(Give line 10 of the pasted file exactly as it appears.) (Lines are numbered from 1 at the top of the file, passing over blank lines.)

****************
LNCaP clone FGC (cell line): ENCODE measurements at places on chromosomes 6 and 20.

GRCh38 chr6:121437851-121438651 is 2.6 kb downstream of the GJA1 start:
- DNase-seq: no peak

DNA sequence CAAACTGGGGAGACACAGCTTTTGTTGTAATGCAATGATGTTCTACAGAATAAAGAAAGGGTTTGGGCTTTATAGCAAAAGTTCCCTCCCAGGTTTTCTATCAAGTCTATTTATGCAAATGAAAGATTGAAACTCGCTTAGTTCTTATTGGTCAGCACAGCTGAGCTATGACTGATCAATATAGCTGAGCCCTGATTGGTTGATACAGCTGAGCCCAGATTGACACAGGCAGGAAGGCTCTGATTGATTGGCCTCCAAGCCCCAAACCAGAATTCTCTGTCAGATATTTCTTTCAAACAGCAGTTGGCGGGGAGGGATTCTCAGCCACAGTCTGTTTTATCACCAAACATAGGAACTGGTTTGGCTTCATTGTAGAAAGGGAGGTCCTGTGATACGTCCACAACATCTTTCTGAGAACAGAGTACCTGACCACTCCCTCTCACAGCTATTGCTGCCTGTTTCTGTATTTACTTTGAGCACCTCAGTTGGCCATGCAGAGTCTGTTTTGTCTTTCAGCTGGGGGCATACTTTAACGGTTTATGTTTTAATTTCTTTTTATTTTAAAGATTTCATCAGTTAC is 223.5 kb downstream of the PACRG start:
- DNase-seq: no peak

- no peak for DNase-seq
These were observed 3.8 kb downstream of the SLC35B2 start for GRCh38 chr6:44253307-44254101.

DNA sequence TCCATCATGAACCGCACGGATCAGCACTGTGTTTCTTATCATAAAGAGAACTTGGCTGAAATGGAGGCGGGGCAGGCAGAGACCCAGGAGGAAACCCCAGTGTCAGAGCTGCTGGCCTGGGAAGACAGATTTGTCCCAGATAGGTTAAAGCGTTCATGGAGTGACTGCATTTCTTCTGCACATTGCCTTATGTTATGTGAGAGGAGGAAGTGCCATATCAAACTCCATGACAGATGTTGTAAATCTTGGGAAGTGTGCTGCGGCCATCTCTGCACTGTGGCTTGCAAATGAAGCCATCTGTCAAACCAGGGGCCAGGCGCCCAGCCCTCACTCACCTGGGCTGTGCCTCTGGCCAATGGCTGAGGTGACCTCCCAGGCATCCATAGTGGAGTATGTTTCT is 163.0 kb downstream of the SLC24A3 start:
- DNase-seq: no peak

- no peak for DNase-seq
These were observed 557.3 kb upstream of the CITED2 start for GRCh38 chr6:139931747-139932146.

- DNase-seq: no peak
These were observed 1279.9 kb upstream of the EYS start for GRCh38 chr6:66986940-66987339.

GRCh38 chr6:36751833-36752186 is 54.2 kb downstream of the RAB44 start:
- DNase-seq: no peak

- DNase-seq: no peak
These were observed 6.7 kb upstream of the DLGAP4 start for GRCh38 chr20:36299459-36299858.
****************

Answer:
- no peak for DNase-seq